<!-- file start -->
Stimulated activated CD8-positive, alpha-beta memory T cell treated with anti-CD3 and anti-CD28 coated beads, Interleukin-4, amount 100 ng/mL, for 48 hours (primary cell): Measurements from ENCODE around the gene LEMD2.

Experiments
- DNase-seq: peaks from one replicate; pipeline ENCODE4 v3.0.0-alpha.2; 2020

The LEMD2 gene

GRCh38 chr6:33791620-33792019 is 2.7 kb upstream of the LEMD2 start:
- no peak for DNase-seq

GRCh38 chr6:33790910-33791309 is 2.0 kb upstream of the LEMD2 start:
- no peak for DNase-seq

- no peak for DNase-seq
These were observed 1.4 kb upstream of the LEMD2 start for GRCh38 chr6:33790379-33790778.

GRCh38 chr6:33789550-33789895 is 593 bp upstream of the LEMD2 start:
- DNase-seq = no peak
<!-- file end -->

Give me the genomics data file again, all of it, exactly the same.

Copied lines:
Stimulated activated CD8-positive, alpha-beta memory T cell treated with anti-CD3 and anti-CD28 coated beads, Interleukin-4, amount 100 ng/mL, for 48 hours (primary cell): Measurements from ENCODE around the gene LEMD2.

Experiments
- DNase-seq: peaks from one replicate; pipeline ENCODE4 v3.0.0-alpha.2; 2020

The LEMD2 gene

GRCh38 chr6:33791620-33792019 is 2.7 kb upstream of the LEMD2 start:
- no peak for DNase-seq

GRCh38 chr6:33790910-33791309 is 2.0 kb upstream of the LEMD2 start:
- no peak for DNase-seq

- no peak for DNase-seq
These were observed 1.4 kb upstream of the LEMD2 start for GRCh38 chr6:33790379-33790778.

GRCh38 chr6:33789550-33789895 is 593 bp upstream of the LEMD2 start:
- DNase-seq = no peak